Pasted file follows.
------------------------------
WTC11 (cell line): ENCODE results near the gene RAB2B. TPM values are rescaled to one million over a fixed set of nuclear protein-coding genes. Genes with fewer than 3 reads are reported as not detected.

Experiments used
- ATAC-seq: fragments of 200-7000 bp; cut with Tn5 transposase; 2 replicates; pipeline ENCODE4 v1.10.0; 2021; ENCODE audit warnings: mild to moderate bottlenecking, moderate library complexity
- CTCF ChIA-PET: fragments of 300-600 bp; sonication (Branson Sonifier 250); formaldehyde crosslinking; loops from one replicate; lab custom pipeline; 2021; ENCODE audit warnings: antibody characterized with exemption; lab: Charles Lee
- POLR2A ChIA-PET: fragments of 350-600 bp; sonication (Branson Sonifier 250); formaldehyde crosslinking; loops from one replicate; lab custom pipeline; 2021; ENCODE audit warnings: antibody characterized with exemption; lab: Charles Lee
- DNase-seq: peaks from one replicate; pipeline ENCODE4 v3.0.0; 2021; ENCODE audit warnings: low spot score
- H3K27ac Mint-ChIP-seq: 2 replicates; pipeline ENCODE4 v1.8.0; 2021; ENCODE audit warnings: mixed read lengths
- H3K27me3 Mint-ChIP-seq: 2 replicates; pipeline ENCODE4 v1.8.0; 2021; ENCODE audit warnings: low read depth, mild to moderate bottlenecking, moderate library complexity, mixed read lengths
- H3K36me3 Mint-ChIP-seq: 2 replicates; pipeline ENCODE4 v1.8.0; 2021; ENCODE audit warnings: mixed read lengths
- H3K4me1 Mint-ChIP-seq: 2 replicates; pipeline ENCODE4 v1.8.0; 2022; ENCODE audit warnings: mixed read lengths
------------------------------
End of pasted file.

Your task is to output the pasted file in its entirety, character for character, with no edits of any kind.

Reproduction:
WTC11 (cell line): ENCODE results near the gene RAB2B. TPM values are rescaled to one million over a fixed set of nuclear protein-coding genes. Genes with fewer than 3 reads are reported as not detected.

Experiments used
- ATAC-seq: fragments of 200-7000 bp; cut with Tn5 transposase; 2 replicates; pipeline ENCODE4 v1.10.0; 2021; ENCODE audit warnings: mild to moderate bottlenecking, moderate library complexity
- CTCF ChIA-PET: fragments of 300-600 bp; sonication (Branson Sonifier 250); formaldehyde crosslinking; loops from one replicate; lab custom pipeline; 2021; ENCODE audit warnings: antibody characterized with exemption; lab: Charles Lee
- POLR2A ChIA-PET: fragments of 350-600 bp; sonication (Branson Sonifier 250); formaldehyde crosslinking; loops from one replicate; lab custom pipeline; 2021; ENCODE audit warnings: antibody characterized with exemption; lab: Charles Lee
- DNase-seq: peaks from one replicate; pipeline ENCODE4 v3.0.0; 2021; ENCODE audit warnings: low spot score
- H3K27ac Mint-ChIP-seq: 2 replicates; pipeline ENCODE4 v1.8.0; 2021; ENCODE audit warnings: mixed read lengths
- H3K27me3 Mint-ChIP-seq: 2 replicates; pipeline ENCODE4 v1.8.0; 2021; ENCODE audit warnings: low read depth, mild to moderate bottlenecking, moderate library complexity, mixed read lengths
- H3K36me3 Mint-ChIP-seq: 2 replicates; pipeline ENCODE4 v1.8.0; 2021; ENCODE audit warnings: mixed read lengths
- H3K4me1 Mint-ChIP-seq: 2 replicates; pipeline ENCODE4 v1.8.0; 2022; ENCODE audit warnings: mixed read lengths